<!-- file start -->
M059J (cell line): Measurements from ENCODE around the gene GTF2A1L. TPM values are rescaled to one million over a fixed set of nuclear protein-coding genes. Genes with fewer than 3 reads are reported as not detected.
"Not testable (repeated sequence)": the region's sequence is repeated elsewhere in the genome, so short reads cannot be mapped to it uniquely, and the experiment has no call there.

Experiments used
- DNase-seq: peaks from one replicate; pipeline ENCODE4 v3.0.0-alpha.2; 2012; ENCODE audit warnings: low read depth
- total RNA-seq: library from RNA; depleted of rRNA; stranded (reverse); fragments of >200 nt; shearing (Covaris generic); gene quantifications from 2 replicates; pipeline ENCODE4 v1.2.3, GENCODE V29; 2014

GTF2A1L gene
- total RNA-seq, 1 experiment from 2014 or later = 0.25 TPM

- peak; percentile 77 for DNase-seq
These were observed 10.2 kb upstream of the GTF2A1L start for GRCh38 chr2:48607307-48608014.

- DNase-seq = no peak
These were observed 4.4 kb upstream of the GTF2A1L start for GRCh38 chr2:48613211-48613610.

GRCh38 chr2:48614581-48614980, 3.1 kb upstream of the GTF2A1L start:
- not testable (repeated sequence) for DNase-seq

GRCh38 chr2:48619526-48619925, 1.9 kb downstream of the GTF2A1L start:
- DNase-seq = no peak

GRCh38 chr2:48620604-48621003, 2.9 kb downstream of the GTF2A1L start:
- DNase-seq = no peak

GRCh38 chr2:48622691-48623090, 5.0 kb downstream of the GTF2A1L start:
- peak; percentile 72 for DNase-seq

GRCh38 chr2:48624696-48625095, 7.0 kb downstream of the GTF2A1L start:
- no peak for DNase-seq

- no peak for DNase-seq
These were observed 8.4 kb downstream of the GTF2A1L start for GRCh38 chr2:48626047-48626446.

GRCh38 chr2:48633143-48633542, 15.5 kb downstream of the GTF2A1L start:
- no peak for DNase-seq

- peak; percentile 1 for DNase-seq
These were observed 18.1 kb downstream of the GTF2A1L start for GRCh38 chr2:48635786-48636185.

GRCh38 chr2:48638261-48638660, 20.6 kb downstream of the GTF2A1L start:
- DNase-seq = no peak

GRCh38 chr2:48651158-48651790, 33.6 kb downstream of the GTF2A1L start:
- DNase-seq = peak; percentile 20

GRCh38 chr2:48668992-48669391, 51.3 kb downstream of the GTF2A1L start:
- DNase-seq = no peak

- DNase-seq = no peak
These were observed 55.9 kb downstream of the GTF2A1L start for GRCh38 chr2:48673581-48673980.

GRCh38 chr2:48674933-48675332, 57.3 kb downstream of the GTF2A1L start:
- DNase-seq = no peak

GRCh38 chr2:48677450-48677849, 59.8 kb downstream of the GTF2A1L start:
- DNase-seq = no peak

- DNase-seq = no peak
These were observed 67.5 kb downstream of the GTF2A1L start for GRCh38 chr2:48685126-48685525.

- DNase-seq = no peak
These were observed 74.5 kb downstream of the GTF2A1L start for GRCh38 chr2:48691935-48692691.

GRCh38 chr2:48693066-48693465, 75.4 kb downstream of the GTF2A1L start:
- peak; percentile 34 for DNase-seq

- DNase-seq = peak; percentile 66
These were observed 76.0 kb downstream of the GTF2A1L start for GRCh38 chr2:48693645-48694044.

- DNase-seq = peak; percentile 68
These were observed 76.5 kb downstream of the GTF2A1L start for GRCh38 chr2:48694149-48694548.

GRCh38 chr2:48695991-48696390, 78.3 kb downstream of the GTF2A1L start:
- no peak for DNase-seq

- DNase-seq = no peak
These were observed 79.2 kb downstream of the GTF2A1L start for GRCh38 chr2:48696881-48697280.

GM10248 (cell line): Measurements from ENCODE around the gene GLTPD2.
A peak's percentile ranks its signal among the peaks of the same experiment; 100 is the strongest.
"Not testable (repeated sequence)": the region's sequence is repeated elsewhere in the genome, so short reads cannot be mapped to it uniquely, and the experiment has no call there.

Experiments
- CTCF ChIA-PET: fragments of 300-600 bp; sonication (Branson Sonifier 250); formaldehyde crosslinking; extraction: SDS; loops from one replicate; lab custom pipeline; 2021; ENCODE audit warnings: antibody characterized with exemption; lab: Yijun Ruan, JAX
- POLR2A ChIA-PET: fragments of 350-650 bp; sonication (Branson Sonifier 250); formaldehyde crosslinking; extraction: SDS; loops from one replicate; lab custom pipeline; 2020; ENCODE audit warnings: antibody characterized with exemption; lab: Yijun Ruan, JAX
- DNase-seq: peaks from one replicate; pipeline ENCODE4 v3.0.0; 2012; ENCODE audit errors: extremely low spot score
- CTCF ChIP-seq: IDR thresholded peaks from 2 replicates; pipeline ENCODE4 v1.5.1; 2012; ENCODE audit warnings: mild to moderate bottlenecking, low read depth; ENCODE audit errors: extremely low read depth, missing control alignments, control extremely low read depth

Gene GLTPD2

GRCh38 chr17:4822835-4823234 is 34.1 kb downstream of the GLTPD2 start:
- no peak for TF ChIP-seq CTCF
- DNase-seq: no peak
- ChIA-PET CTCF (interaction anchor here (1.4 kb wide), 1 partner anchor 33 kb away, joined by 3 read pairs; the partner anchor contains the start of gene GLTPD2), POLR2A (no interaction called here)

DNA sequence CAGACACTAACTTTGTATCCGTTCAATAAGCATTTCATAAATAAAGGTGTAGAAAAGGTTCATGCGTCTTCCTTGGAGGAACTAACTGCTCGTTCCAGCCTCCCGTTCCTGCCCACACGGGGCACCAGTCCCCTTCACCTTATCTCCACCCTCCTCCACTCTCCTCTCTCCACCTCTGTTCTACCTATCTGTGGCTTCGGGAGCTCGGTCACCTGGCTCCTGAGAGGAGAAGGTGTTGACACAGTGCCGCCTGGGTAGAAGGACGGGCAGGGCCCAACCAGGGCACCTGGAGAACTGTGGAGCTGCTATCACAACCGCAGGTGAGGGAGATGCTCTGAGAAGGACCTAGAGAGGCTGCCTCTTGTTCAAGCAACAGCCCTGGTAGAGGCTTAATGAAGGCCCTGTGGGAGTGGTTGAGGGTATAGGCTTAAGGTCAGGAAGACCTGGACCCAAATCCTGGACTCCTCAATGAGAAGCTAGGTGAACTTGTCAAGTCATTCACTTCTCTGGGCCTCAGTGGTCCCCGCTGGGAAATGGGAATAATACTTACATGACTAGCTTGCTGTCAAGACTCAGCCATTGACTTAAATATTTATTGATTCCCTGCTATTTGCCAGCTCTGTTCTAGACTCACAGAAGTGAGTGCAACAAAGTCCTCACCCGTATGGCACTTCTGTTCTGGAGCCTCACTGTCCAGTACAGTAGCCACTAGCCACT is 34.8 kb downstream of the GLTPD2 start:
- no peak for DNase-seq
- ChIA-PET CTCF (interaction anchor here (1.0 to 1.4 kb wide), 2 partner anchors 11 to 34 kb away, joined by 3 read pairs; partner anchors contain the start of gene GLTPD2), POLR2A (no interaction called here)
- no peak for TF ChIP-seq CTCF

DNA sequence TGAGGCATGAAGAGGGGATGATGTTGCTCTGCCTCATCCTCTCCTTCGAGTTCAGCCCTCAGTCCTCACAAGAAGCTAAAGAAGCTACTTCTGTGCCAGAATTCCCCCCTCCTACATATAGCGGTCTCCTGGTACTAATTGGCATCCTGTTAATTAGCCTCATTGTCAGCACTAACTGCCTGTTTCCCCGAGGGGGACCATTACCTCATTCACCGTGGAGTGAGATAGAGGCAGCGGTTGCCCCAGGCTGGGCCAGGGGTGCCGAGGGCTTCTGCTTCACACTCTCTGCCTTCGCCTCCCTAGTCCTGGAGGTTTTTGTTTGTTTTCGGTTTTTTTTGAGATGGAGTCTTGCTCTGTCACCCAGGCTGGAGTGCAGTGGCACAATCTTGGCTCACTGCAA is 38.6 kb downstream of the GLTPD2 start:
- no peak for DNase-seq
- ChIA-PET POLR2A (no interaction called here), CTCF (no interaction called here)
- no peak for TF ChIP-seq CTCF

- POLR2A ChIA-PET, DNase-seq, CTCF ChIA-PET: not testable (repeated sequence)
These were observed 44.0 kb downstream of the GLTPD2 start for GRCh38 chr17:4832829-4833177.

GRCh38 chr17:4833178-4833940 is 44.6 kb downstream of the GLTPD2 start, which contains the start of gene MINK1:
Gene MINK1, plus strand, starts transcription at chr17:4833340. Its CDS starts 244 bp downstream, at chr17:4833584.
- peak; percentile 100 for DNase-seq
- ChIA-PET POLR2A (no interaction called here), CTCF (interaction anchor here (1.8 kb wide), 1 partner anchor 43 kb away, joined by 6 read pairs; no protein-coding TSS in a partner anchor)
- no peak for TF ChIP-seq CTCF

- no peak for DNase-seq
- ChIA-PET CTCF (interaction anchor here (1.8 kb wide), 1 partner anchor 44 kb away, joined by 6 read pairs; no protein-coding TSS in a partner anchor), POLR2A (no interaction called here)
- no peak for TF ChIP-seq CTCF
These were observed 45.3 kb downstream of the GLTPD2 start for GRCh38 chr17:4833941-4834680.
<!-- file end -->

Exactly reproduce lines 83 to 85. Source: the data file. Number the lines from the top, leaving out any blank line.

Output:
- ChIA-PET CTCF (interaction anchor here (1.8 kb wide), 1 partner anchor 44 kb away, joined by 6 read pairs; no protein-coding TSS in a partner anchor), POLR2A (no interaction called here)
- no peak for TF ChIP-seq CTCF
These were observed 45.3 kb downstream of the GLTPD2 start for GRCh38 chr17:4833941-4834680.